[Note: Since it’s Oscars Week, I’m reviewing a different nominated film each day. Then next week, we have my Oscars Musings and suites reviews! And then I collapse.]

I still don’t get the title of this Best Picture Oscar nominee, but… (I actually researched it and found that no one else seems to know to what it refers, either. ) Many people told me they don’t want to see a movie “about 9/11,” but that’s not what it was. I’m not really sure what it was about, or what purpose it served, but 9/11 was just the reason the young boy lost his father and embarked on a crazy (and not in a good way) journey.

Max Von Sydow and Thomas Horn.

The rest of the audience at the industry screening of Extremely Loud, Incredibly Close seemed to be sniffling away their tears the whole time, but the film just did not get to me, until near the end. Perhaps my indifference was because I didn’t love Thomas Horn, who plays the boy, and is in just about every frame. He had never acted before, and was discovered by the film’s producer when he won on Kids Week Jeopardy. I didn’t know that at the time I saw it, so it’s not like I’m a snob about actors; his acting just did nothing for me. (But he was excellent in the scene where his whole journey came gushing out to the old man, played by Max Von Sydow, who said the kid did that in a row!!!)

Or maybe it was that the whole film was on the same level, especially the narration and melancholy music. The latter was driving me insane! I thought it would never stop!

Spoiler alert: the rest of this review has many clues about the story, which could ruin it for you, so please don’t read it unless you’ve already seen the film or plan not to, or just don’t care.

The whole premise is so stupid because I can absolutely guarantee you that no one in New York City would open their door to a little boy, so that was ruining my enjoyment of it. (Of course, the end explained that that wasn’t really the case, but I was annoyed for two hours until they got to the explanation. And it wasn’t like the brilliant end of The Sixth Sense, where we hadn’t realized there was anything to explain! There were no holes in that one, so the ending came as a startling surprise.)

There were just too many holes along the way in Extremely Loud, Incredibly Close, like the mother not listening to her own phone machine on 9/11, and letting a little boy (who’s not “right,” to boot,) galavant all over the city on his own.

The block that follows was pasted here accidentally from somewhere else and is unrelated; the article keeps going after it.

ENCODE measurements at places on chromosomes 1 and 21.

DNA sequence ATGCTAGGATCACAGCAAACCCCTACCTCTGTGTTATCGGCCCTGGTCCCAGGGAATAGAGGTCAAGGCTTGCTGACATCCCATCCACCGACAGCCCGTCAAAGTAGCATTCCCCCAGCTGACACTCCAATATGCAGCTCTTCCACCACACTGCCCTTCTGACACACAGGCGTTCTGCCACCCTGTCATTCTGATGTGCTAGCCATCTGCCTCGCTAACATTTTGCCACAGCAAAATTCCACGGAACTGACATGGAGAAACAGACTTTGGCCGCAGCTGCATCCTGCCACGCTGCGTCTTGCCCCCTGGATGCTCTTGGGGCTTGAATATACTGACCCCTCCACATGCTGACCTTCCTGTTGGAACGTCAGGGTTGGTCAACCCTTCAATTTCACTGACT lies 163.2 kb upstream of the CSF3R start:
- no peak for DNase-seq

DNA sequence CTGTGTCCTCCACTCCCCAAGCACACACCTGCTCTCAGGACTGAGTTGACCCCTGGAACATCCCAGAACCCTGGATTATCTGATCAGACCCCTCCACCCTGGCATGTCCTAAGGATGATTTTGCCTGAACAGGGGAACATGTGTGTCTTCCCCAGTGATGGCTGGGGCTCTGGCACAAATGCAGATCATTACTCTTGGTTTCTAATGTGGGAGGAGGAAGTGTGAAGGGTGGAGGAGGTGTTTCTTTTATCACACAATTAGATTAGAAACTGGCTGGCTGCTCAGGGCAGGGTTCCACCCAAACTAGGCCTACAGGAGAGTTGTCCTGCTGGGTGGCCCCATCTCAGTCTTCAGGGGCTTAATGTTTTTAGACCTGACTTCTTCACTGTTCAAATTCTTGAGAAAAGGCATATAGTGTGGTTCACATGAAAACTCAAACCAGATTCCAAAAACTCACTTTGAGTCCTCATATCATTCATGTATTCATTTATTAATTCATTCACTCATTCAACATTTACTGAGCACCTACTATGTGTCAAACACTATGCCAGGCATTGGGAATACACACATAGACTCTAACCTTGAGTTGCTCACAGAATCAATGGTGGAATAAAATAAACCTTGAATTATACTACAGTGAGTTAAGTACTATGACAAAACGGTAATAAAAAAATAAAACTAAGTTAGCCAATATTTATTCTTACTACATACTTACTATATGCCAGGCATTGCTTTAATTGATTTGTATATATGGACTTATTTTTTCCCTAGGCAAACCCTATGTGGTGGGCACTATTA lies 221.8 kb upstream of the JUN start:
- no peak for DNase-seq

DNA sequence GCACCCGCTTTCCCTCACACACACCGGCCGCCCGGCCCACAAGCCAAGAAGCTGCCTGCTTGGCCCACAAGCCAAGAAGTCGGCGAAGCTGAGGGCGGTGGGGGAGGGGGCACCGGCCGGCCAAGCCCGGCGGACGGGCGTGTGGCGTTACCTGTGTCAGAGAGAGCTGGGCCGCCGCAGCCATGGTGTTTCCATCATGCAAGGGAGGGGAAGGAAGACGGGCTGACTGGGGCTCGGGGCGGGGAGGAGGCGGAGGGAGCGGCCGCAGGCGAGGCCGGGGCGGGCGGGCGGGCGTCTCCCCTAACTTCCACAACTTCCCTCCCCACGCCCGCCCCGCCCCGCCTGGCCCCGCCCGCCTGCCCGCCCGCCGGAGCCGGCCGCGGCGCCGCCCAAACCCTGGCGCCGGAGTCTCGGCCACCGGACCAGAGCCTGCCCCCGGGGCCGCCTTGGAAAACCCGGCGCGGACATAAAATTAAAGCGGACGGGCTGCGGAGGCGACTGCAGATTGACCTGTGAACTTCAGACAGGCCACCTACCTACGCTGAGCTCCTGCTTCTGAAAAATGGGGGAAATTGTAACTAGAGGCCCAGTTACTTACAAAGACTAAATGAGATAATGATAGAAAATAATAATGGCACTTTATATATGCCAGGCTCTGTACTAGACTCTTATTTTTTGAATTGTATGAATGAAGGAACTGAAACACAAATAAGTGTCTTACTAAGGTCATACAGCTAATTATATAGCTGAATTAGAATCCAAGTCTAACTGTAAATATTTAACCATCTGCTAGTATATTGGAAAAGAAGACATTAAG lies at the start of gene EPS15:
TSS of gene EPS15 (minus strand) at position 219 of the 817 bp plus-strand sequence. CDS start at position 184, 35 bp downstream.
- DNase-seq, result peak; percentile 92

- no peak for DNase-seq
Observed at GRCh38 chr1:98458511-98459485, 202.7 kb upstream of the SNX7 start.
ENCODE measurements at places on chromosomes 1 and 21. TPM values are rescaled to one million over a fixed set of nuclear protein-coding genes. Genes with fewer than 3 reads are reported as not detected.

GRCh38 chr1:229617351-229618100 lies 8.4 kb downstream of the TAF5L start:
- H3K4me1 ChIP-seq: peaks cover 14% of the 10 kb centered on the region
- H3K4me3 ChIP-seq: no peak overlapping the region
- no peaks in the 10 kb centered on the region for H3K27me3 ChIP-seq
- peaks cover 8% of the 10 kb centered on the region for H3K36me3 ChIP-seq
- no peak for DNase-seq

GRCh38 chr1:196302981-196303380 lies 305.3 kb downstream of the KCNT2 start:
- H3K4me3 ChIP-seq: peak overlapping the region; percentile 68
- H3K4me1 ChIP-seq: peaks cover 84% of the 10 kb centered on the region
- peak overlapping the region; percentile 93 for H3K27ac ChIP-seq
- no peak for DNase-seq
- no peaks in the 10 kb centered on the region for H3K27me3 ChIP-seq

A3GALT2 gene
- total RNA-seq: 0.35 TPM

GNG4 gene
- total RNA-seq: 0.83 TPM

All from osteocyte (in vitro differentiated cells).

At one point, he even mentions that he was tested for Aspergers Syndrome. (But he used a different word instead of “syndrome,” which I thought was rude on the part of the screenwriter.) So, if the mother knew he had some emotional condition, why would she take his word about the phone machine on 9/11??? I wouldn’t even take anyone’s word now!

There was one giant hole that the writer could not explain away–the underestimation of the time it took to get to Brooklyn on foot. Trust me on this one—it would take all day to walk to Brooklyn from most parts of Manhattan!!! Unless he lived right over the Brooklyn Bridge, which he did not, and all the people he visited lived right on the Brooklyn side of it, which they also did not, he’d still be trying to get to them as I write! Especially the family with the horses! Where the heck was that supposed to be, anyway???

More real holes: the kid should have aged. And how did he develop film from an antique camera??? I can’t even find a place to develop my 35mm film from five years ago!!!

Big spoiler alert coming, so if you were brave enough to read to this point, maybe you should skip this paragraph if you haven’t seen the film, although I think that any fool who sees it should figure this one out: Who didn’t know that the “renter,” as he was called in the film, would turn out to be the boy’s long-lost grandfather??? I was shocked by the gasps from the audience when that was revealed. I knew who it was before I even saw him!!!

Now to the rest of the cast: it was almost an hour until the “intro” of the film was over and Sandra Bullock got to finally do something. But it was the best acting she’s ever done. Surprisingly, (only because I had always been so fascinated with Michael Oher’s story and had wanted to buy the rights to it myself,) I’ve never seen The Blindside, the movie she won her Oscar for, so I can’t totally judge her previous abilities. But the clips of it didn’t show hers to be an Oscar-worthy performance. (I actually hate saying any of that; she’s one of the nicest actresses I’ve ever gone up against, when we were both starting-out, so I’ve always liked her. And, FYI, neither of us got the beyond-stupid part we were up for. And it was even based on my show! And I didn’t get it! Show biz.)

Co-star, and Oscar nominee for Best Supporting Actor, Max Von Sydow was great! But that’s no big revelation. (BTW—I was shocked by just how many of my pals had no idea who he is!!! I guess I hang-out with morons.) The big deal here is that he did it all without uttering even one word. I missed his big booming voice in the film, so I was especially thrilled to hear it in person at the post-screening Q-and-A. [Note: I can’t believe that the few friends I have who have heard of him mis-pronounced his last name!!! I hate that. It’s See-dow.]

Having just lost my mother, (and in New York, to boot,) perhaps this was not the smartest film for me to see. But Mr. Von Sydow said it was a “story about hope” and “how to come out of grief after a loss.” If that would really help, I’ll go banging on strangers’ doors when I’m back there in March. (But New Yorkers don’t have to worry—I know it won’t help, and perhaps would even get me arrested.)

And even though director Stephen Daldry sure knows how to wring that pathos out of people, I think I’ll stick to sports for my tear-jerking moments. Linsanity, anyone???


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